Roundup: Ouija Boards, Haggis, Books

I find the weird links, so you don’t have to.

First up:

Three American friends hospitalised after becoming ‘possessed’ following Ouija board game in Mexican village

My mom would never let us kids play with a ouija board, and now I know why.

Alexandra Huerta, 22, was playing the game with her brother Sergio, 23, and 18-year-old cousin Fernando Cuevas at a house in the village of San Juan Tlacotenco in south-west Mexico. But minutes into it, she apparently started ‘growling’ and thrashing around in a ‘trance-like’ state.

Meanwhile, Sergio and Fernando also reportedly started showing signs of ‘possession’, including feelings of blindness, deafness and hallucinations.

Paramedics “restrained Alexandra to prevent her from hurting herself, before treating the three with painkillers, anti-stress medication and eye drops, which seemingly worked.”

Good to know that the next time I and my friends get demon-possessed, eye drops will save us. So if you see somebody chasing me down the street with an eye dropper, relax.

Next, we go to Scotland:

Car-sized haggis smashes World Record

A haggis weighing over a tonne has stormed into the Guinness Book of World Records.

Is this thing sentient? Did it kick down the door and deliver a list of its demands?

The monster dish, which came in at 1.01 tonne (2,227lbs), was unveiled at Scotland’s Royal Highland Show in Edinburgh.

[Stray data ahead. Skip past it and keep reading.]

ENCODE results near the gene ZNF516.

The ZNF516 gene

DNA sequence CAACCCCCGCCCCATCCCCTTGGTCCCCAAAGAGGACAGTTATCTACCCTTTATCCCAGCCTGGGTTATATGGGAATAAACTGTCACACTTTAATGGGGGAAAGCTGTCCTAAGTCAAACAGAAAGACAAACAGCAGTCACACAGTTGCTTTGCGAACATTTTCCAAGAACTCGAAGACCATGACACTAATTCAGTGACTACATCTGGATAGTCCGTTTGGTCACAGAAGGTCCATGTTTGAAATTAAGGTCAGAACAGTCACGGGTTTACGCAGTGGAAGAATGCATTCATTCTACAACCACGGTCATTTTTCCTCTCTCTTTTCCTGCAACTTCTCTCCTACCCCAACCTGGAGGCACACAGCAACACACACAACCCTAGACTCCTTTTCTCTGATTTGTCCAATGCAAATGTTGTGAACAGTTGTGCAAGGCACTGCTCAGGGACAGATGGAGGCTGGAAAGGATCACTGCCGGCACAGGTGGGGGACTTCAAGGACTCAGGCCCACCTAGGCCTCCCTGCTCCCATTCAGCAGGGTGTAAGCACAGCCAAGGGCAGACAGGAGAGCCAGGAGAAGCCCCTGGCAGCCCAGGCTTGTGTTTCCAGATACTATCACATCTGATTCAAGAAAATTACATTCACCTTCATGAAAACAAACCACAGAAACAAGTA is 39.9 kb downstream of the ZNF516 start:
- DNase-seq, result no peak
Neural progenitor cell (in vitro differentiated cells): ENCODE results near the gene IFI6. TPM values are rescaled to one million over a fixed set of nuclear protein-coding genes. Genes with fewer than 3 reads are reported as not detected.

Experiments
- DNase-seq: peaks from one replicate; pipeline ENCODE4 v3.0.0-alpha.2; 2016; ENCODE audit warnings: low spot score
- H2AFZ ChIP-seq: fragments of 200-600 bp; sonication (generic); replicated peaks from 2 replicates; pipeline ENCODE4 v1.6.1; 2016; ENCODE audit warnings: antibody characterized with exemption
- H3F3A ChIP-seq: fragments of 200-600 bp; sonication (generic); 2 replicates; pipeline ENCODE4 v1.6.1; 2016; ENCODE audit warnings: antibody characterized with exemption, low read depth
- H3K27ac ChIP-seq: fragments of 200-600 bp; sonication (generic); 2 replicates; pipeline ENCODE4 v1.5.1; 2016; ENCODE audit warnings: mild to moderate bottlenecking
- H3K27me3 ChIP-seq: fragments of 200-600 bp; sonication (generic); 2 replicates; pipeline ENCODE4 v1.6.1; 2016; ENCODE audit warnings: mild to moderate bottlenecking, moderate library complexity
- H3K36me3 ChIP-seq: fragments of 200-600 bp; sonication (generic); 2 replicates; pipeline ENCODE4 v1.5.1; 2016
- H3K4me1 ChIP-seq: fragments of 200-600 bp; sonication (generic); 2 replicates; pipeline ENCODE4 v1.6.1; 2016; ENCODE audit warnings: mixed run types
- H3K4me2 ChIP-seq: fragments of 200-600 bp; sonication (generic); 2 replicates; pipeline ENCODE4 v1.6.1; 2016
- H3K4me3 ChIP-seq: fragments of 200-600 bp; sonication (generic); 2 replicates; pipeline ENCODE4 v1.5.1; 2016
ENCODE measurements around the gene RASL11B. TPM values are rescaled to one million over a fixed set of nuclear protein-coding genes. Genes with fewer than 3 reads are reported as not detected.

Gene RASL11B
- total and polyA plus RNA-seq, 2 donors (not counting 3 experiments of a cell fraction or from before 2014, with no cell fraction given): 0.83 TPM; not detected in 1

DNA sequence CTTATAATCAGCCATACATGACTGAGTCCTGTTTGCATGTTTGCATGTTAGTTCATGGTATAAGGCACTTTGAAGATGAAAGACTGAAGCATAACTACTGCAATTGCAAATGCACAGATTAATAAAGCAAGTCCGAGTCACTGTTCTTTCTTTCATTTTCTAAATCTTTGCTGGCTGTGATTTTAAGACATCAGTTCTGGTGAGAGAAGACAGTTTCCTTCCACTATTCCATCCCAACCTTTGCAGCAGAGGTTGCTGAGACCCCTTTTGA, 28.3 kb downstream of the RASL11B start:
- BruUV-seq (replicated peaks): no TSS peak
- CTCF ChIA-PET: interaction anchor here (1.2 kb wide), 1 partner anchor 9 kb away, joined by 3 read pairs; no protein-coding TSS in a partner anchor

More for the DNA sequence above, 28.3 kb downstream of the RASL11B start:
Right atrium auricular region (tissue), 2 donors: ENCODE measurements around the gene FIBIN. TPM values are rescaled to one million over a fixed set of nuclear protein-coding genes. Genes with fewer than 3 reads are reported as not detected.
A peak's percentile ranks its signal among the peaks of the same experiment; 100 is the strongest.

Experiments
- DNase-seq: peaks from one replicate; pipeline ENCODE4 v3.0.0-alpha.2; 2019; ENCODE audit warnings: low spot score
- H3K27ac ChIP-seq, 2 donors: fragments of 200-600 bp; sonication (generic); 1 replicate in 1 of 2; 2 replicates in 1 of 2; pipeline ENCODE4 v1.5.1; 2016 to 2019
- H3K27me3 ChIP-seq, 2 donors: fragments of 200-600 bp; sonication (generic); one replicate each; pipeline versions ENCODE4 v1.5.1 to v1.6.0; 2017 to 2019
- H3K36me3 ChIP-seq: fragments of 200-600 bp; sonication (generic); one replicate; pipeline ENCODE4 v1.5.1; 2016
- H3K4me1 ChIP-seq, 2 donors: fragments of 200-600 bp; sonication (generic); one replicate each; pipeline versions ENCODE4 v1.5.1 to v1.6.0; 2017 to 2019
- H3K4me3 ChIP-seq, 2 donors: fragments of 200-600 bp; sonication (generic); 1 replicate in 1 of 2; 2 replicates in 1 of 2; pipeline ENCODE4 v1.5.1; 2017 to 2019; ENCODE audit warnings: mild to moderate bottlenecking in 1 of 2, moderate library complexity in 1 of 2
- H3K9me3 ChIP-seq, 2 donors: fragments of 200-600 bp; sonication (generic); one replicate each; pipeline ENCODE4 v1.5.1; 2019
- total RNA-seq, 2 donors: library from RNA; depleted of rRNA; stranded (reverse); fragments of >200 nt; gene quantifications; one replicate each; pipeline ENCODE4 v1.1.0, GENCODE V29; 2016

Be on the lookout, people.

And finally, if you want to know which books have been keeping me up at night, head over to Writers Read.

I’m also reading Eric Schlosser’s Command and Control: Nuclear Weapons, the Damascus Accident, and the Illusion of Safety. It’s a history of America’s nuclear weapons program, and it’s riveting.

More at the link.

7 responses to “Roundup: Ouija Boards, Haggis, Books

  1. Ok, I hate to be the batty old lady here, but what does everyone REALLY think about Ouija boards? I am having this discussion with a friend who has bought one for her daughter as a birthday gift. I am reasonably educated, and like to think I’m not superstitious, but I think they are bad juju, best avoided. I’m not big on psychic mediums, but I’ve heard many of them warn against Ouija boards & none recommend them. Opinions, please?

    • I agree that they can have bad juju. I’m not superstitious either, and do not believe ouija boards connect players with spirits/the deceased/demons/the beyond. But I think suggestible people can frighten themselves when they play. Terribly, if the story above is to be believed.

      I’m not surprised that some mediums warn against ouija boards. The cynic in me says: of course they do. Ouija boards cut out the professional middleman.

  2. HAHAHA! True. But would you buy one for YOUR kids?

  3. I’ve often wondered if the Gullible Living use a Ouija Board to contact the Dead, do the Gullible Dead have a Nonnein Board to contact the Living?

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